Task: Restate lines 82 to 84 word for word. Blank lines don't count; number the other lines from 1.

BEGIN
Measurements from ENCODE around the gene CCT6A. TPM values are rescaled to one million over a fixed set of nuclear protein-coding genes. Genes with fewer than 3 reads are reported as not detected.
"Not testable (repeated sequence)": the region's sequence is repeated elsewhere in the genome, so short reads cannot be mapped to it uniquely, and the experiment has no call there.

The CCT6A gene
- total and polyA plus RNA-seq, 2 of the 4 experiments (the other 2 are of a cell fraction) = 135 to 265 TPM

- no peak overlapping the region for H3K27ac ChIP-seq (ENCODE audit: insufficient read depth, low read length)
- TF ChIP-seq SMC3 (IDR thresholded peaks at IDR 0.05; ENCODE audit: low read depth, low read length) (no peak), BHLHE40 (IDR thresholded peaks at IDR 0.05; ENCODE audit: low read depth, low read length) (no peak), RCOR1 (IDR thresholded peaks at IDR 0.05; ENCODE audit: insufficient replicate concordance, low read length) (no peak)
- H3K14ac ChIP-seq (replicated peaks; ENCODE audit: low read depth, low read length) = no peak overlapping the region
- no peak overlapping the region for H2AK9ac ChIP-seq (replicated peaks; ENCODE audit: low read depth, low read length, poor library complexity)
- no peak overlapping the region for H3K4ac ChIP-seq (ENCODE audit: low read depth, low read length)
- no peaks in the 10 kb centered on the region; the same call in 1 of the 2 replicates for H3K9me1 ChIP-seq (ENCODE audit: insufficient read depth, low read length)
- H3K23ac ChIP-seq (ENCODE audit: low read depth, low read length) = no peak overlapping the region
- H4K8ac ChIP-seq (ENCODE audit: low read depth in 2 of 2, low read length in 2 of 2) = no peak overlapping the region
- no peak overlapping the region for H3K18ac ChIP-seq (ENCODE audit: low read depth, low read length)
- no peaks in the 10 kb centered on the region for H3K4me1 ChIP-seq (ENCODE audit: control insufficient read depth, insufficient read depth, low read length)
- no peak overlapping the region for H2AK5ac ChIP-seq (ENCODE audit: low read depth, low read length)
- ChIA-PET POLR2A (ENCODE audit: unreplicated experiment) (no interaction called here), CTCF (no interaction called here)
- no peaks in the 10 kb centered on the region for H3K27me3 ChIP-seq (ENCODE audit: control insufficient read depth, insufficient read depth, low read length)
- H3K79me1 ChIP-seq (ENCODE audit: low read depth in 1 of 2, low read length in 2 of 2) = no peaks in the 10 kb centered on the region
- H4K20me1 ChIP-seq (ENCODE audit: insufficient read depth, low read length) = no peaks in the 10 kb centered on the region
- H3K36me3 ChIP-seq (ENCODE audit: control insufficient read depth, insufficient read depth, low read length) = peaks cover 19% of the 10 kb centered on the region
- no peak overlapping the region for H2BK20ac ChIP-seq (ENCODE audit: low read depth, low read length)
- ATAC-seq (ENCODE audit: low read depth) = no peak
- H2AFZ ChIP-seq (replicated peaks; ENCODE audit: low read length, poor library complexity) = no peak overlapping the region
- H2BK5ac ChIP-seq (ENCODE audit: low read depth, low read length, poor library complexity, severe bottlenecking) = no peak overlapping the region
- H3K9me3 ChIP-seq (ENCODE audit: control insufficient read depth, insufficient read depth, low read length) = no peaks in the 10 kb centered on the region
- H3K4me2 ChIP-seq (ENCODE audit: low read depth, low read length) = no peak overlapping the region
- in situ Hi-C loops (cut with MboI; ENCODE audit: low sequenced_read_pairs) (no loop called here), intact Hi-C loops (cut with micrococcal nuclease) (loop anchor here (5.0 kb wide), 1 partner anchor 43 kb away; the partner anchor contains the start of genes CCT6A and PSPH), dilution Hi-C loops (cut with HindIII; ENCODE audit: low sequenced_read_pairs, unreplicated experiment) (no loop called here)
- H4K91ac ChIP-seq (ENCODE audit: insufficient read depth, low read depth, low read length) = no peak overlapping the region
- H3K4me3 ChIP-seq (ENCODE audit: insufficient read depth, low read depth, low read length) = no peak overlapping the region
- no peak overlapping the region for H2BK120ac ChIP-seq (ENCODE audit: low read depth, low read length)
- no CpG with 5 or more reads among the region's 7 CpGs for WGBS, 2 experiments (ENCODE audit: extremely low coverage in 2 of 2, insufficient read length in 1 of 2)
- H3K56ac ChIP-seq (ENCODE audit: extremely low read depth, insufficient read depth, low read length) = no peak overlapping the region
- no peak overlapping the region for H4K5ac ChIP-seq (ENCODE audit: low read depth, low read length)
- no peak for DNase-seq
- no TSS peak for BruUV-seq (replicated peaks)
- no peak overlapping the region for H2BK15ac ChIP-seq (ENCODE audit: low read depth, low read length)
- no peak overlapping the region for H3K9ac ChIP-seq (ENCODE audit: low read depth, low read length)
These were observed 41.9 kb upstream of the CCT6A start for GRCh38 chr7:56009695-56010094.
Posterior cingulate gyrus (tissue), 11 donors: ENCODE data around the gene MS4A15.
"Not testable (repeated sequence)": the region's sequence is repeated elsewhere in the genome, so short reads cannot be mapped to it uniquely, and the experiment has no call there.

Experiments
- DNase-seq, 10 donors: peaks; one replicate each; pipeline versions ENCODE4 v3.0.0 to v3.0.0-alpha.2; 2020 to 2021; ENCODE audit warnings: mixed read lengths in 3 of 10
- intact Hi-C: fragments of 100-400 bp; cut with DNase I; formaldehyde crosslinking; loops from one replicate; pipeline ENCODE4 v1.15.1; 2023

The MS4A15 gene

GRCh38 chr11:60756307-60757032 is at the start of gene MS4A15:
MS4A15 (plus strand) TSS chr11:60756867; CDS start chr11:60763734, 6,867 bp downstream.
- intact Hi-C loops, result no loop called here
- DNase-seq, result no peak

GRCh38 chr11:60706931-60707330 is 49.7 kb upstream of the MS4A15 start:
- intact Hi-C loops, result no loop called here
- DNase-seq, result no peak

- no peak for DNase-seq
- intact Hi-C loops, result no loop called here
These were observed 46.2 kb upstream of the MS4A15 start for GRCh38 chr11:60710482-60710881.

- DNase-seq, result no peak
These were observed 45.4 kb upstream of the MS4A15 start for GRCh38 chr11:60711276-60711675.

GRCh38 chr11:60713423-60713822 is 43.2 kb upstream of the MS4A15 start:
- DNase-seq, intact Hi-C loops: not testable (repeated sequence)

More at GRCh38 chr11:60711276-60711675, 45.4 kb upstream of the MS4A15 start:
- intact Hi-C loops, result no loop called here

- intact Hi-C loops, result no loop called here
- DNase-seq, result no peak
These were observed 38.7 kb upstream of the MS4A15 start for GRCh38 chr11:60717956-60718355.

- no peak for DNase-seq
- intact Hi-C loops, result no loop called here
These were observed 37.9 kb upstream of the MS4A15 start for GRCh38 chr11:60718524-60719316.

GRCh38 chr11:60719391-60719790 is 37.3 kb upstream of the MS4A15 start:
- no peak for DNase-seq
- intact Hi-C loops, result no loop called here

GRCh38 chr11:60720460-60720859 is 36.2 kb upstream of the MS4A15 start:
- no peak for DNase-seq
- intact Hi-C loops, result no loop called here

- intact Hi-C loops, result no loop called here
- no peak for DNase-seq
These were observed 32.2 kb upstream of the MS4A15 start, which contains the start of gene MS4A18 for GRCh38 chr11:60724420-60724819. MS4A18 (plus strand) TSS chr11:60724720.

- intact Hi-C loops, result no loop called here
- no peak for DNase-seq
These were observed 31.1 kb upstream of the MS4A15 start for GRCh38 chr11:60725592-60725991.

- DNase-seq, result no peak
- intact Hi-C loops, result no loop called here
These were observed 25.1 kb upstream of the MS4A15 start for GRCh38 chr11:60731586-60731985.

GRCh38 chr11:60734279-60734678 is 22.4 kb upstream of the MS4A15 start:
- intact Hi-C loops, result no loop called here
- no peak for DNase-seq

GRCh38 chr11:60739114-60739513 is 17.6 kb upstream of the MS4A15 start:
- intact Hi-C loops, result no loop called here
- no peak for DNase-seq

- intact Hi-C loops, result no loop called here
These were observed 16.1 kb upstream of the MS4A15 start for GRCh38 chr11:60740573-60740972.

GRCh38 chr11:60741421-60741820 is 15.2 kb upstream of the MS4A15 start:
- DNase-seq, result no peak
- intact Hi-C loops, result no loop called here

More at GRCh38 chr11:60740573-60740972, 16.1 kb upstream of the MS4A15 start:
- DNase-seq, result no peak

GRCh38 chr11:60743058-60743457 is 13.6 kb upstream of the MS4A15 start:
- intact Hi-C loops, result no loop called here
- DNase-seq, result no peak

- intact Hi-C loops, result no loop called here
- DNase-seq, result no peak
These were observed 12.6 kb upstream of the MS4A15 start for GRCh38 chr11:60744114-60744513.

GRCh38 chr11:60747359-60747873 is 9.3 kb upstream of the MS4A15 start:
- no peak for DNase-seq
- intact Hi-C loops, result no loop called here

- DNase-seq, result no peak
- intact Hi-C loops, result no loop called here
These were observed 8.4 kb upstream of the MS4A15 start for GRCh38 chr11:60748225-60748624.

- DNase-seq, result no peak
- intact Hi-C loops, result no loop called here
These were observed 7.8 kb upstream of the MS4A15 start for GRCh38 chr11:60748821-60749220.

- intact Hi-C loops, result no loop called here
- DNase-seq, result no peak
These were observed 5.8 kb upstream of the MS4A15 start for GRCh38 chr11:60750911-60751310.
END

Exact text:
GRCh38 chr11:60734279-60734678 is 22.4 kb upstream of the MS4A15 start:
- intact Hi-C loops, result no loop called here
- no peak for DNase-seq